Recent correspondence from British Steel has indicated increases in the cost of steel sections, the steep increase in the cost of steel is very high considering the volatile market structural steelwork fabricators are working under.
The problem here is that the market rate for structural sections has been, for far too long, at a level that is unsustainable for steel mills to be viable. Equally, the market rate for fabricated structural steelwork is equally unsustainable in the long term when you consider part of the business is a bespoke design and detailing service, coupled with a semi-production type business, followed by unique sites requiring unique solutions.
Recently, due to demand in other parts of the world, the cost of iron ore has almost doubled since March 2020 to a figure of $160 USD/dmt. Metallurgical Coke has also risen in the order of 45% during the same period. These two commodities being vastly important in determining the market rate of BOS produced steelwork.
In a similar way, scrap has also recently increased in value by circa 70% from March 2020 to a price of $425 USD/t. With scrap being an important component of EAF produced steel, we would expect Arcelor to increase their prices in a similar way.
It was explained to me over twenty years ago that any increase in the price of steel is headline news, whereas any increase in concrete just seems to go under the radar of the news outlets. Historically, an increase in the price of steel is swiftly followed by an increase in the price of concrete by a similar margin, I’m sure an economist would be using the term, “The Law of one Price” at this stage.
I think we all know that the price of structural frames, irrespective of the material are set at a very low level due to the large capacity of the Tier 2 framing sub-contractors. These Tier 2 sub-contractors have for years being providing excellent frames at prices with wafer thin margins for decades. The resilience of Tier 2 sub-contract framing providers to events and changes beyond their control is nothing short of staggering.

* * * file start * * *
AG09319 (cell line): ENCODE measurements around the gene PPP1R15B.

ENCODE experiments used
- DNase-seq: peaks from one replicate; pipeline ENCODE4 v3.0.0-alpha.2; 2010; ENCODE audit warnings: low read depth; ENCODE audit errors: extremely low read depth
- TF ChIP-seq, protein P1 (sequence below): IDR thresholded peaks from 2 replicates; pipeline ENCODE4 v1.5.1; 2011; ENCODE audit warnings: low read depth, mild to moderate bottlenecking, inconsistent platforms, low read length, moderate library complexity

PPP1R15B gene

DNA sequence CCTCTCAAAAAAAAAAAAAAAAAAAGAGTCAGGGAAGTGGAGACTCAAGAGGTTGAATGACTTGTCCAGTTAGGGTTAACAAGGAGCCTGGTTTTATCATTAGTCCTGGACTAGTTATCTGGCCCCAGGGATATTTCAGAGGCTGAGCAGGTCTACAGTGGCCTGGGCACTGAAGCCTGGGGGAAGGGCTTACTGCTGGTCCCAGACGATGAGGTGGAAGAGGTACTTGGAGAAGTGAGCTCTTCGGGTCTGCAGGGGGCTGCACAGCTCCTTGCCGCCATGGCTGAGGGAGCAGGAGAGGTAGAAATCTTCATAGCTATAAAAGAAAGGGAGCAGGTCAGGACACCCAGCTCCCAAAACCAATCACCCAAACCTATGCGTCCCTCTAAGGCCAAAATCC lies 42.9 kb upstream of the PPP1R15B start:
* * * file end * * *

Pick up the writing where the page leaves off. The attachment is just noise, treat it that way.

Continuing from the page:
What is required is a very steady increase in the market rate of buildings such that all levels of the supply chain are making a reasonable margin for the risks they are taking in the construction industry, all the way from Tier 1 Principal Contractors, to Tier 2 sub-contractors and down the line to Tier 3 sub-contracts and suppliers. Historically, going back in the order of twenty years, the steel mills used to try to maintain steady increases to their product by accepting the risk of buying iron-ore, coke, scrap and energy prices within their price structure.
When demand for steelwork increased dramatically in China, circa 2004, the steel mills changed direction and decided their business model was not working and began pricing steel with rapid fluctuations in commodity items being passed down to their customers, namely Tier 2 sub-contractors. Perhaps, this was necessary to keep steel mills operational, as we all know the UK steel producer has been a serial loss maker for far too many years. The problem with this approach was now the fluctuation in the market rate of a commodity passed up the chain rapidly. Which upsets the market rhythm by blowing budgets every time commodity prices increase, leading to further delays, further depressed prices as fabricators become nervous about not having enough work to meet contribution in their factories. So, it is not great when the commodity increases in price, but it must be great when the commodity reduces in price due to a lack of demand. Well the problem here is that there are simply too many steelwork contractors chasing too little structural steelwork, a hint of a dip in the price of steel is passed to the Tier 1 contractors probably at a faster pace than an increase as steelwork contractors push for an edge in an over saturated market.
What is for certain when everybody in the construction industry has suffered the consequences of the uncertainties of BREXIT and the continued uncertainties of COVID, the last thing the industry wanted was what is seen by many has a large increase in the market rate of steel. Budgets for many future contracts will be based on artificially low framing prices and the result is going to be delays in contract awards, further value-engineering exercises and someone in the supply chain is going to ultimately “catch a cold”. Ideally this will be equally shared out throughout the supply chain from the clients right down to the suppliers, but I’m not confident that this will happen.
I suspect there will be further delays to contracts commencing, which will make 2021 a much tougher year than already expected. What is for certain a “race to the bottom” in pricing will do nothing to maintain the quality of fabricated steelwork in the market.